Federation of Ethnic Communities Councils of Australia
Centre For Social Justice & Inclusion, University of Technology Sydney
Australian Government | Attorney-General's Department
Victorian Equal Opportunity and Human Rights Commission
The Disability Trust
Wotton + Kearney
Australian Council of Human Rights Agencies
Human Rights Law Centre
Community Legal Centres Australia
UNHCR (the United Nations Refugee Agency)
Heroes come in all shapes and sizes
The Awards are your opportunity to honour and promote the work of our unsung heroes of human rights as well our more high profile achievers.
Help shine a light on the work of human rights champions who often go unrecognised for their efforts in advancing and defending human rights in Australia.
Thank you to all who submitted a nomination for the 2023 Australian Human Rights Awards.
Nominations for this year's Awards are now closed. Finalists will be announced on Monday 16 October.
Information about nominations for the 2024 Australian Human Rights Awards will be available early next year.
How to nominate
Nominating is easy! You can do it right here using the online form on our website. If you need help with other kinds of formats, please get in touch.
- Nominations are FREE.
- You can nominate yourself or the organisation you work for or a person or organisation you admire.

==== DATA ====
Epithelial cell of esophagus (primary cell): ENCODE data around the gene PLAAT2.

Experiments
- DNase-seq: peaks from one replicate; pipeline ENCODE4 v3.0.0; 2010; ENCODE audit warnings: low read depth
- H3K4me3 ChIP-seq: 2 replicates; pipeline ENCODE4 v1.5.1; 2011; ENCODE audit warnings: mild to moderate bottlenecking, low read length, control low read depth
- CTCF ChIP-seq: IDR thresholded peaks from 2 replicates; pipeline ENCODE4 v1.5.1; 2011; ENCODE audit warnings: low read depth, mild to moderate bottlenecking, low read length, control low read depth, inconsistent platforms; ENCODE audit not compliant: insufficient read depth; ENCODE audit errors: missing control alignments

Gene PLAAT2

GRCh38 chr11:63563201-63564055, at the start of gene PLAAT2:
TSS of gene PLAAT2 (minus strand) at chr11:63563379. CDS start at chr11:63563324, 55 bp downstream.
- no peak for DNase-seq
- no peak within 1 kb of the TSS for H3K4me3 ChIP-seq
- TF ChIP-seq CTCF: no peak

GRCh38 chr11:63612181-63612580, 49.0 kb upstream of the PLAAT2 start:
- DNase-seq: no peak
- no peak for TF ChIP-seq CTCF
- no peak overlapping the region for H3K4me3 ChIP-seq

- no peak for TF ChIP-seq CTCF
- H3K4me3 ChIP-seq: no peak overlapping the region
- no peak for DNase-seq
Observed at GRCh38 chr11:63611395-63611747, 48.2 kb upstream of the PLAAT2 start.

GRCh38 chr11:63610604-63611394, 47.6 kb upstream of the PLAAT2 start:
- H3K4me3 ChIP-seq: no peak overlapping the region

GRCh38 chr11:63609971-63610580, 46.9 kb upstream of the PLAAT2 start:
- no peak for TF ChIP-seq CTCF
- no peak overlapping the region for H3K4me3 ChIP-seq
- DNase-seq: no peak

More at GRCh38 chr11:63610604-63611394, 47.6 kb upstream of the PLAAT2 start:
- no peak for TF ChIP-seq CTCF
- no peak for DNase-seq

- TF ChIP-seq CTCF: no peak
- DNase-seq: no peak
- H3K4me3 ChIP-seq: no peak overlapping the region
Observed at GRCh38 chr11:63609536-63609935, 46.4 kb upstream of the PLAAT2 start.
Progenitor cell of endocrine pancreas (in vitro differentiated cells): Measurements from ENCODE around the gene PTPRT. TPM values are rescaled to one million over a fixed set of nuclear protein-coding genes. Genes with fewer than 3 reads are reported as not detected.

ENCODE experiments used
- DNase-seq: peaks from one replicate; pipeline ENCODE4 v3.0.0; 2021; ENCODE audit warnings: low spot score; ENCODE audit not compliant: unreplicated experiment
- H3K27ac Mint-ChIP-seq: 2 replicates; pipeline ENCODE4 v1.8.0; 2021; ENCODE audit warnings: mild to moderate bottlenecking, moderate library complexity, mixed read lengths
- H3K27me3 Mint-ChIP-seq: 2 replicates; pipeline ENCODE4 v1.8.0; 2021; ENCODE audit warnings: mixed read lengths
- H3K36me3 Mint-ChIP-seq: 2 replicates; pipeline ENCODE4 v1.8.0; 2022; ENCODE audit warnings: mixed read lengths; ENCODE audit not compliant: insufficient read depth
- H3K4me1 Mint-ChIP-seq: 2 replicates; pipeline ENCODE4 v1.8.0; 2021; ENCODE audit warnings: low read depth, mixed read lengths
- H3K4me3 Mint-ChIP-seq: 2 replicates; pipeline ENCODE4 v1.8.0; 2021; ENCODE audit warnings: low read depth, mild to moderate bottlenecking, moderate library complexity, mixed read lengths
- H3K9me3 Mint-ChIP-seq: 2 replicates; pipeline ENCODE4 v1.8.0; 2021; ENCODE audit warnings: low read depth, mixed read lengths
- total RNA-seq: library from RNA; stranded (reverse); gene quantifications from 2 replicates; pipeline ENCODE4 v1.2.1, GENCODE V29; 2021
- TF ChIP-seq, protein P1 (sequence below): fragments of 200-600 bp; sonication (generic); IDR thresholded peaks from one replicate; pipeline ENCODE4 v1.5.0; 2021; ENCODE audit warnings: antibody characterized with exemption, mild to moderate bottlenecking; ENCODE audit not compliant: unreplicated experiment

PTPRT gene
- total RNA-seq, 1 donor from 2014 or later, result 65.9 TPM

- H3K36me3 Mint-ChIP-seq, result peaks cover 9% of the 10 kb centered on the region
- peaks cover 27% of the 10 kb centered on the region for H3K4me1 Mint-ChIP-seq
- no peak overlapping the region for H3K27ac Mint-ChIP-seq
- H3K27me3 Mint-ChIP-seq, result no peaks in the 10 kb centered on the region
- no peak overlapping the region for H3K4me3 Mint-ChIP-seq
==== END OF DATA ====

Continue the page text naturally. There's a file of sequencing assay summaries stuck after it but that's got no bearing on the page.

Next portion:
- People and organisations can be nominated in multiple categories.
- Nominators whose nominees are chosen as finalists will receive one (1) complimentary ticket to the Awards ceremony in Sydney. Should there be multiple nominators for a chosen finalist, only the first person to submit a nomination for that finalist will receive the complimentary ticket.
Provide a breadth of information.
Tell us exactly why your nominee should get an award. What has the nominee accomplished? How has their work made an impact? What’s the broader context of achievements a or contributions? What prompted you to submit your nomination? Provide as much information about their achievements and/or service as possible.
Keep it clear and concise
For your nomination to shine, it needn't be long. Aim for quality not quantity. And focus the work that’s specifically related to the reason you’re nominating the person or organisation.